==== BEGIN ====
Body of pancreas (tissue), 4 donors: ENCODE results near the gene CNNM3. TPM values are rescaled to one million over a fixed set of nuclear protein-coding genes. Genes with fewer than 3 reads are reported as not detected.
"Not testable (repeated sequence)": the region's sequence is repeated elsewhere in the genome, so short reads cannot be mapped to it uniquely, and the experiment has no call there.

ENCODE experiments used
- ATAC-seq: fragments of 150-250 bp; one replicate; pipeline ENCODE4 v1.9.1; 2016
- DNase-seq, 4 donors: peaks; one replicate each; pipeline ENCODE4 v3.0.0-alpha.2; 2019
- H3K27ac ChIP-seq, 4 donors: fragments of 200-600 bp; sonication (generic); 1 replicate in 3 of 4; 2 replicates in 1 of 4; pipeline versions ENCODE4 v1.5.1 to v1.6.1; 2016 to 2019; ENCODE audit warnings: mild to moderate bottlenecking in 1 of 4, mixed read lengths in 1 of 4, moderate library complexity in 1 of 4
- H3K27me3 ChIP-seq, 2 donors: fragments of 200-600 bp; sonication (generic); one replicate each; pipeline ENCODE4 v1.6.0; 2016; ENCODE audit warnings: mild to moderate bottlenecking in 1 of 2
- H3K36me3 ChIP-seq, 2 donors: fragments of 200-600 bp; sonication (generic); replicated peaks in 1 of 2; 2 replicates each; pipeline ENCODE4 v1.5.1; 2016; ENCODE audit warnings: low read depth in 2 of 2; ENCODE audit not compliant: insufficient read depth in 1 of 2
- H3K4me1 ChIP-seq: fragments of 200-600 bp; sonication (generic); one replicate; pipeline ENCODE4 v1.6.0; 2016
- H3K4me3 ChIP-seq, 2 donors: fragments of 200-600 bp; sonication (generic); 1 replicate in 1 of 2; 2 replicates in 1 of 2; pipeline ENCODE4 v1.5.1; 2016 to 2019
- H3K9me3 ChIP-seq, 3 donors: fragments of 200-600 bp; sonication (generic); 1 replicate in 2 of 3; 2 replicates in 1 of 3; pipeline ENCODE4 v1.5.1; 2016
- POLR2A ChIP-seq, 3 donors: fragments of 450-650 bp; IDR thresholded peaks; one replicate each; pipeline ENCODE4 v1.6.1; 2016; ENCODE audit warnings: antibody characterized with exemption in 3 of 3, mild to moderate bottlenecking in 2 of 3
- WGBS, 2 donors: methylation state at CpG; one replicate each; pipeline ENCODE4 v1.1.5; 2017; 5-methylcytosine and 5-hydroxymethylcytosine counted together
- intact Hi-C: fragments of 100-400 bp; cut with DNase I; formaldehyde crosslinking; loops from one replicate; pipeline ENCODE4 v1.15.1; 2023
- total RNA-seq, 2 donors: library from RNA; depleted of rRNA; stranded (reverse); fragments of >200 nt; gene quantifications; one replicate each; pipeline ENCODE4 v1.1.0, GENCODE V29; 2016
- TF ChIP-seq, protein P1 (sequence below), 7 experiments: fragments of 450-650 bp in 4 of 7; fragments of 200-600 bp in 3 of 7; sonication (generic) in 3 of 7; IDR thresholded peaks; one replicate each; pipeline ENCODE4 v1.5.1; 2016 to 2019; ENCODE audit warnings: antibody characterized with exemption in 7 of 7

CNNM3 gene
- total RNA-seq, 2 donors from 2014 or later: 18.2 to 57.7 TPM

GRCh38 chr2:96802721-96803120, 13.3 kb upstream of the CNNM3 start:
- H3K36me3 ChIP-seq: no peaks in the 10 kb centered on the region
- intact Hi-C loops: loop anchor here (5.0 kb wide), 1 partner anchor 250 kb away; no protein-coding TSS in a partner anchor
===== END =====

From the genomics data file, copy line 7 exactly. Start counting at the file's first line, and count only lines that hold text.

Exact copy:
- H3K27me3 ChIP-seq, 2 donors: fragments of 200-600 bp; sonication (generic); one replicate each; pipeline ENCODE4 v1.6.0; 2016; ENCODE audit warnings: mild to moderate bottlenecking in 1 of 2